Almost a quarter of Israel’s Jewish population is suffering from post-traumatic stress disorder (PTSD) after the October 7 massacre precipitating a war with Hamas in Gaza.
Researchers at Tel Aviv University (TAU) say a primary cause is the graphic and distressing content they see online or on TV.
They also say stress levels are now far higher than during any previous conflict with Hamas, and way above those experienced even at the height of the Covid pandemic.
The team analyzed smartwatch data from 5,000 participants who hadn’t directly suffered in the terror attacks, measuring their mood levels and daily step count, as well as sleep quality and duration.
They also asked those taking part about their news consumption, how many traumatic videos they’d watched and their levels of anxiety.
They found a clear correlation between graphic content and overall mood.
Among those who said they didn’t watch the news at all or see any distressing videos, the incidence of PTSD was 7%. But for participants who watched eight hours or more of TV news and at least five videos a day, the figure was over 32%.
“The occurrences of PTSD and anxiety are well explained by increased and persistent news consumption, and especially by the availability of gory videos on social media,” the researchers conclude in a paper entitled “Risk and early signs of PTSD in people indirectly exposed to October 7 events.”
“Continuous monitoring of participants via smartwatches and daily questionnaires further revealed considerable differences in stress, mood, step counts, sleep quality and duration in the first week after the October 7 events among those who later developed PTSD.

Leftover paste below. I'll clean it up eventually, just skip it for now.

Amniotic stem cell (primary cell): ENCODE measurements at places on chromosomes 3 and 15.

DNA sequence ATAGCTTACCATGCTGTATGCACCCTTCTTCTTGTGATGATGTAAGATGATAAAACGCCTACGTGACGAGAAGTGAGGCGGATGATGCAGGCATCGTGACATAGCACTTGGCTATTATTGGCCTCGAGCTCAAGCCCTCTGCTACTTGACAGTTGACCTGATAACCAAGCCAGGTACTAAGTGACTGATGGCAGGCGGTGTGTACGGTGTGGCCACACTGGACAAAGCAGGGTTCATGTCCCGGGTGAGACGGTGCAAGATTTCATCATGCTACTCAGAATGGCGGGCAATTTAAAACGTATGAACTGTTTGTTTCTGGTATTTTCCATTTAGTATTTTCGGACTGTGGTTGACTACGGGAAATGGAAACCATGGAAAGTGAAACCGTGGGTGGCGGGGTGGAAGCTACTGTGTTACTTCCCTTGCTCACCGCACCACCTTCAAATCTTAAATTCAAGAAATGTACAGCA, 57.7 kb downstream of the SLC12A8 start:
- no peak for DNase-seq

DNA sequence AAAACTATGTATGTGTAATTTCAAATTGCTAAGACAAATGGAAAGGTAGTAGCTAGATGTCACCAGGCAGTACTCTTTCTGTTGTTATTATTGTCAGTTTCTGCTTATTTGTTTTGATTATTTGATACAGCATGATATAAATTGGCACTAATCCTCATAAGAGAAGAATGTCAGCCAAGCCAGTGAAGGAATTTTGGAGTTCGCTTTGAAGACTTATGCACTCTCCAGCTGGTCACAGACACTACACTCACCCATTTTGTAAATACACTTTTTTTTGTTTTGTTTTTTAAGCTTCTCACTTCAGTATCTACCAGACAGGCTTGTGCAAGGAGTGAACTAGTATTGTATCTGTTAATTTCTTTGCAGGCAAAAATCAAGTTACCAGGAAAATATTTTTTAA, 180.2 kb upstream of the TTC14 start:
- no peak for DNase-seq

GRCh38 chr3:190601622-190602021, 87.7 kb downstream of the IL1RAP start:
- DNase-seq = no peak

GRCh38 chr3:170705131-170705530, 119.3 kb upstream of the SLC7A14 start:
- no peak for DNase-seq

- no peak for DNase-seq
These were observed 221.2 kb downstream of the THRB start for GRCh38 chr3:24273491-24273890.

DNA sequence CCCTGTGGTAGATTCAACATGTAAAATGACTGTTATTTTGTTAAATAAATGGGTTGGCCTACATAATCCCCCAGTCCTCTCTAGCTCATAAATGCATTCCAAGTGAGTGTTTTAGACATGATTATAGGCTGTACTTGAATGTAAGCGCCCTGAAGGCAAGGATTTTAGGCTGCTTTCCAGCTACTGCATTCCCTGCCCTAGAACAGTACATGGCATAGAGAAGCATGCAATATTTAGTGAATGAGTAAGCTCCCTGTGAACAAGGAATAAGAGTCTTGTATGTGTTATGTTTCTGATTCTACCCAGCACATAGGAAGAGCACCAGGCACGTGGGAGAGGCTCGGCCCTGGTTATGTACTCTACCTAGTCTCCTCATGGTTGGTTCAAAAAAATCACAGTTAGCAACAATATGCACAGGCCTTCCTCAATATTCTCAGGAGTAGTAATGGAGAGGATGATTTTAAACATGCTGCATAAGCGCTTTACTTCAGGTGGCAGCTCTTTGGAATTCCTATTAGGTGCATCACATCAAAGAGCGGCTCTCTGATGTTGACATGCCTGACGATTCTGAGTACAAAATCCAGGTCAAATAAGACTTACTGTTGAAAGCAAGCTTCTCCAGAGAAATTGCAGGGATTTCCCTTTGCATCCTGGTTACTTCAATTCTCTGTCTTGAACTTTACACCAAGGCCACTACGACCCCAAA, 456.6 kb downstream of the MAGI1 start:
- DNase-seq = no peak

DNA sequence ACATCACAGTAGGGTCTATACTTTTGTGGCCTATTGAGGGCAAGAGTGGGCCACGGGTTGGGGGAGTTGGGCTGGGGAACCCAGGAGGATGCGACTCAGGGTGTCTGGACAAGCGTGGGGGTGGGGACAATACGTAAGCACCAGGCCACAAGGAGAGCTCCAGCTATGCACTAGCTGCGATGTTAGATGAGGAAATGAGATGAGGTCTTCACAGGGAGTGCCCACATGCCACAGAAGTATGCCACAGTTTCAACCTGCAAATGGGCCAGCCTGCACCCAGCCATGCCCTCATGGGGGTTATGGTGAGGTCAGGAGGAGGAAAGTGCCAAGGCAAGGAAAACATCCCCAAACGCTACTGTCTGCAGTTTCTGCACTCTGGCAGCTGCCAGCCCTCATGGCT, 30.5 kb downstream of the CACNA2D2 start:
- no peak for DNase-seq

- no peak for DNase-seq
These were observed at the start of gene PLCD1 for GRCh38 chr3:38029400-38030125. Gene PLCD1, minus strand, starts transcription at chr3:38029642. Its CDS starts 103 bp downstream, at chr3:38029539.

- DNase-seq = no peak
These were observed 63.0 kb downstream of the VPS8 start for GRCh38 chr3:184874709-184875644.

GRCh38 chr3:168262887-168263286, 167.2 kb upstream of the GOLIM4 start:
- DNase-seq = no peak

“This study demonstrates the unprecedented amplifying effect of mass media on mental health in terror and war settings and highlights the potential of continuous monitoring for early detection and prompt treatment of those in need.”
Different from 9/11
Their data showed that 23% of adult Jewish Israelis were suffering from PTSD, as against approximately 4.5% before October 7.
By comparison, a study in 2001 following the 9/11 attacks found that 7.5% of Americans in New York City were suffering from similar symptoms.
The critical difference is the ready access we now have to distressing content, which wasn’t the case two decades ago.
“The pervasive circulation of explicit and unfiltered graphic content, including videos of horrific acts across various media channels, may contribute to a rise in PTSD rates among individuals indirectly exposed to traumatic events,” said Prof. Dan Yamin of the Fleischman Faculty of Engineering at TAU.
In the immediate aftermath of October 7, 55% of adult Jewish Israelis were assessed as suffering some level of clinical anxiety. Further analysis revealed PTSD was highest among young people, women, and the “traditional and secular” population.
Research by the departments of engineering and medicine at TAU was carried out jointly with Stanford University in California and the Israeli startup WizerMed, whose mobile application Migraine Predict is designed to help migraine sufferers.